Making Grand Rapids an age-friendly place to live was the focus of a community conversation that drew about 100 thought leaders from the area on Feb. 16.
These dynamic leaders from nonprofit, business and government agencies shared their opinions and provided insight about how to make Grand Rapids great for all ages.
Jennifer Feuerstein-Muñoz, Associate State Director of AARP Michigan and Suzanne Schulz, Grand Rapids City Planner presented at the event, sharing the vision of the Age-Friendly Communities Network and how Grand Rapids is working toward becoming a certified age-friendly city.
The AARP Network of Age Friendly Communities partnered with the World Health Organization in 2012 to make communities livable no matter what a person’s age. The World Health Organization determined there are 8 domains to make a city age friendly. These include:
- Safe and affordable modes of private and public transportation.
- A wide range of housing options for older residents.
- Access to leisure and cultural activities for all ages.
- Programs to promote and support ethnic and cultural diversity.
- Promotion of and access to using technology to keep older residents connected to their community, friends and family.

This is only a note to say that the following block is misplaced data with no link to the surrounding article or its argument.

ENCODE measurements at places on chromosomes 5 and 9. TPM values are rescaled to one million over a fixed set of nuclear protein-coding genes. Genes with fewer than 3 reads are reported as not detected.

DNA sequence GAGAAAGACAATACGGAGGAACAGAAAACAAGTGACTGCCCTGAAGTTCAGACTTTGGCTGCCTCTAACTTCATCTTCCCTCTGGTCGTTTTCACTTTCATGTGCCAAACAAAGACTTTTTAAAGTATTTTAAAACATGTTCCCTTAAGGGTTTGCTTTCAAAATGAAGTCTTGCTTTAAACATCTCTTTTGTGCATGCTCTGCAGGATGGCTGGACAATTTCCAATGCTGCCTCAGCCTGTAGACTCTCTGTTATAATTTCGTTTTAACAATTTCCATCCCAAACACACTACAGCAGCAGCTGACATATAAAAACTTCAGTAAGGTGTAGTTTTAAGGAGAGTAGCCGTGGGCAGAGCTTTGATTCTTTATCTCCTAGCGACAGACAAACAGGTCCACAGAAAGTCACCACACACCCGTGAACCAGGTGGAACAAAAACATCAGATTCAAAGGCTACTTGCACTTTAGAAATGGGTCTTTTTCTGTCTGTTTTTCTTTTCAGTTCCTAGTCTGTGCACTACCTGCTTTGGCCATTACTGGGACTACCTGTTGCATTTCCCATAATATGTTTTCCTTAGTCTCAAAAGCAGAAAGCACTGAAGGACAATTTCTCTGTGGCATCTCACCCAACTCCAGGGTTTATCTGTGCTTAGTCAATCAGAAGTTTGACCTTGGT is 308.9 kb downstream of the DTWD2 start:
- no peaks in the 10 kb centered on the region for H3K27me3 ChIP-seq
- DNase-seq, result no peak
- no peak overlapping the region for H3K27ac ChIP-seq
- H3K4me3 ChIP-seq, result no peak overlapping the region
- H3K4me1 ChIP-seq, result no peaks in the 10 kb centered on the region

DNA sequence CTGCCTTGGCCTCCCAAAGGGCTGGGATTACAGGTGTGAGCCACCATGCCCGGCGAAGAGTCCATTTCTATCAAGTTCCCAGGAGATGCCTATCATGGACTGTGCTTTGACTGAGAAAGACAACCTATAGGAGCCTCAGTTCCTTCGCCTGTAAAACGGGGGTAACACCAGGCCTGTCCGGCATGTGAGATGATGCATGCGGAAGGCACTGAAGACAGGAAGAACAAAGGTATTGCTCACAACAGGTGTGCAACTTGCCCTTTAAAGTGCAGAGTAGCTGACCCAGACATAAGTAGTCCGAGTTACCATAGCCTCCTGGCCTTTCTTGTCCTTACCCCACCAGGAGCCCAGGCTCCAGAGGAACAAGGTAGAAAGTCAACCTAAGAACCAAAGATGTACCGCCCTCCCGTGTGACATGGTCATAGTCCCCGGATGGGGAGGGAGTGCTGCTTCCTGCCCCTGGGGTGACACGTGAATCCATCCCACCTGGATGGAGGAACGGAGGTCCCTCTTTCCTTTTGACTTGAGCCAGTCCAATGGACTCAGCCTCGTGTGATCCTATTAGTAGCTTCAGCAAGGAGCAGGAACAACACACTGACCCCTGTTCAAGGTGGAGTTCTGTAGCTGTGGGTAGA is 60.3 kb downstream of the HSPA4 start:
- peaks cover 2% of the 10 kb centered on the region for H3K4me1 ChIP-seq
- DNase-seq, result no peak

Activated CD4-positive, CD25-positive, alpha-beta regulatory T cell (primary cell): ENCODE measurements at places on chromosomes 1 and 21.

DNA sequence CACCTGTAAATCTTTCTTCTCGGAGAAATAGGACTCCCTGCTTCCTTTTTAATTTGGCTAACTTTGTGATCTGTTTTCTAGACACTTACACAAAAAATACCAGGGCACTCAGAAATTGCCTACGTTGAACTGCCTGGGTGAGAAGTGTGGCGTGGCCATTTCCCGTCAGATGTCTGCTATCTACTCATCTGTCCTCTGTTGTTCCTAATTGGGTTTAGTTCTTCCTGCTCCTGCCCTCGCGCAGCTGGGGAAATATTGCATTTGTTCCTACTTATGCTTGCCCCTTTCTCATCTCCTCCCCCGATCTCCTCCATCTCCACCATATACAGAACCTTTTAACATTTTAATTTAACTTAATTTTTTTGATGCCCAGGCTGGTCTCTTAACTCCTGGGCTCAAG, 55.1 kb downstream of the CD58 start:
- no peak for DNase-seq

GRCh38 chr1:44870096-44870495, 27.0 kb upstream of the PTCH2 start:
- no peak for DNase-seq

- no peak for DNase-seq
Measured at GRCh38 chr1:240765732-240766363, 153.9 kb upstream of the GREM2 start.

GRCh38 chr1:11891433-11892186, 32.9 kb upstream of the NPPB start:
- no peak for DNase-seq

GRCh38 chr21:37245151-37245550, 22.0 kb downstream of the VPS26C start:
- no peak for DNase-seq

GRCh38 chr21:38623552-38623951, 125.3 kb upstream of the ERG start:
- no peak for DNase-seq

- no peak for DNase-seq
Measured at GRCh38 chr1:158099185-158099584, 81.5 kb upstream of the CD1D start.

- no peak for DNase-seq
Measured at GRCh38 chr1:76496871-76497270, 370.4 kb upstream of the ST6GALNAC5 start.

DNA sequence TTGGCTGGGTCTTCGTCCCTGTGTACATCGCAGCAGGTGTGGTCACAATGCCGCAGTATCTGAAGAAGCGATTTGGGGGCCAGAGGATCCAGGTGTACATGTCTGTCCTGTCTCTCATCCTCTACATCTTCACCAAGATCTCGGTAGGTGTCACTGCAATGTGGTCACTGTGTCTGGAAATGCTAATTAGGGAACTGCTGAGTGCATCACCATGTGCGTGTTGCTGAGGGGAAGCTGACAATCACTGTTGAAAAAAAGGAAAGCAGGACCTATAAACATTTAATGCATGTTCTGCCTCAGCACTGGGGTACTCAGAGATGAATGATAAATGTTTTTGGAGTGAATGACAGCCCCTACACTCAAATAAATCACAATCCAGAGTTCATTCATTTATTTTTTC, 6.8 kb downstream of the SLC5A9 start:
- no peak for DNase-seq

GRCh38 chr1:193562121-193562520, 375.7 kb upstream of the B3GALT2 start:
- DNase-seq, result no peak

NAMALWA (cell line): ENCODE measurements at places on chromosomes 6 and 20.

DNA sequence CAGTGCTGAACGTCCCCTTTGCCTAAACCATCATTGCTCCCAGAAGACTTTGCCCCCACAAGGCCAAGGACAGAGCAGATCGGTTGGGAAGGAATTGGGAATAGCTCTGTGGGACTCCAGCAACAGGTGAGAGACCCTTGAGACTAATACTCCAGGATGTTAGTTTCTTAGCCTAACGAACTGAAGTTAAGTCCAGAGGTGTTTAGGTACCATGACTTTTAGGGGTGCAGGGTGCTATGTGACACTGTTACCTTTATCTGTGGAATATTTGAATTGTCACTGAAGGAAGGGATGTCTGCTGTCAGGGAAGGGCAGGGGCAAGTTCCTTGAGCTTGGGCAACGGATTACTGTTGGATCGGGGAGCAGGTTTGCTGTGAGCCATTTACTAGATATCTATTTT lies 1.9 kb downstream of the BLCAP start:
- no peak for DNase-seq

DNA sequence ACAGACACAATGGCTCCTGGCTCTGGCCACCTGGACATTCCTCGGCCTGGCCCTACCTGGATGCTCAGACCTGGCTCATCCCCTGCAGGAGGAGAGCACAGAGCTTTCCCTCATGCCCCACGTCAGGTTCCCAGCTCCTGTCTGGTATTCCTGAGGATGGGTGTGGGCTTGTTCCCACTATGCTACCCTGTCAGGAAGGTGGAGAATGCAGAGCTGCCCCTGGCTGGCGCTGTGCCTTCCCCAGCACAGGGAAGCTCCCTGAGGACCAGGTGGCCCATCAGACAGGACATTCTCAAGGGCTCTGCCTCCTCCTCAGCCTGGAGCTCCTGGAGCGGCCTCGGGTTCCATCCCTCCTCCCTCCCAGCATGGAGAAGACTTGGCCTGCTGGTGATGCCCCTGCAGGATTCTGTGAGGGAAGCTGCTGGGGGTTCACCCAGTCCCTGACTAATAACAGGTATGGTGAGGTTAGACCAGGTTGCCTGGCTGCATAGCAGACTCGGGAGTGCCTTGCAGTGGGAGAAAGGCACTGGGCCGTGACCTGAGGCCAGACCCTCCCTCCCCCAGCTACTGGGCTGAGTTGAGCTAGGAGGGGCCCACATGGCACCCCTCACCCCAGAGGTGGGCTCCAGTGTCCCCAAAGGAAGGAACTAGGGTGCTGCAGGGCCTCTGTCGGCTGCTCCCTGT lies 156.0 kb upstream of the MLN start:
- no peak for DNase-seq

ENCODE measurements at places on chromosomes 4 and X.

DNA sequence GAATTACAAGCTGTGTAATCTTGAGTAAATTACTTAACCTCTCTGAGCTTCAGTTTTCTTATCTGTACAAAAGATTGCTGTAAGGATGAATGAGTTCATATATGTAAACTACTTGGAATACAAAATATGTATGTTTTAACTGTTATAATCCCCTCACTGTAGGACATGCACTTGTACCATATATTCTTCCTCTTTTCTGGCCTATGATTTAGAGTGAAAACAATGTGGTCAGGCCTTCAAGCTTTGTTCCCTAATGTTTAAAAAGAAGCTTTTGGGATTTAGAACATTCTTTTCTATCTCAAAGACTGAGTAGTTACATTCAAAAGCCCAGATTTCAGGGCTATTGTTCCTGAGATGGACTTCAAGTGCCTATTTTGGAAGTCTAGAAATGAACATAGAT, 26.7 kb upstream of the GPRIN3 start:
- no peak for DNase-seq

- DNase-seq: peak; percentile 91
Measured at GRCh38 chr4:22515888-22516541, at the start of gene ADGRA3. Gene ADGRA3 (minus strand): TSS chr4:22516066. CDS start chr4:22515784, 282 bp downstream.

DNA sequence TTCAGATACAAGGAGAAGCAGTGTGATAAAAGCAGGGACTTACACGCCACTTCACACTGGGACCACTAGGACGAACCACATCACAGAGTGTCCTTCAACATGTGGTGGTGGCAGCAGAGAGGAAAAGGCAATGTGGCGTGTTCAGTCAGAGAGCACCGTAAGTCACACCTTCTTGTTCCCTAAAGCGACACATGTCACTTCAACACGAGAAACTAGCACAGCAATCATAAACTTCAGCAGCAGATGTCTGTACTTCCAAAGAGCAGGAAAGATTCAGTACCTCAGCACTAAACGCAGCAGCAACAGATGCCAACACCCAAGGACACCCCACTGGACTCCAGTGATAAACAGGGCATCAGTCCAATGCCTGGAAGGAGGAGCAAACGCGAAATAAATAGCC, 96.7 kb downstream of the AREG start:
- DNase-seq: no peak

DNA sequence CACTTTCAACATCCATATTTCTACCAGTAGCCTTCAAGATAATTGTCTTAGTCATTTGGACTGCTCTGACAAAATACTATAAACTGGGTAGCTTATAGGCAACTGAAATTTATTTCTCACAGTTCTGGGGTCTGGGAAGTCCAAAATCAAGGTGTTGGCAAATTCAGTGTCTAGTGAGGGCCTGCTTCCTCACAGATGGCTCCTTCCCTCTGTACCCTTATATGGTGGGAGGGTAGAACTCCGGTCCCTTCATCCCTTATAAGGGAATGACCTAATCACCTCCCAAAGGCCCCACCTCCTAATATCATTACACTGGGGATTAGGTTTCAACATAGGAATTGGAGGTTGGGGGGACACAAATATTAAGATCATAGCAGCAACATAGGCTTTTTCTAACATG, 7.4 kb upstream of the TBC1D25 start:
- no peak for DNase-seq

- Access to home care services, clinics and programs to promote wellness and active aging.
- Availability of paid work and volunteer activities for older residents.
- Accessibility to and availability of safe recreational facilities.
Cities that want to become certified implement a 5-year plan to address and improve the community in each of these domains.
Community conversations, like the one in Grand Rapids, enable city planners to hear from the residents about the needs and aspirations of the community.
Grand Rapids leaders are building their master plan for 2017, which will include designing the city to become age-friendly. Community conversations will continue throughout 2016 and 2017 to allow people to have their voices to be heard.
Return to aarp.org/mi for more information about this effort.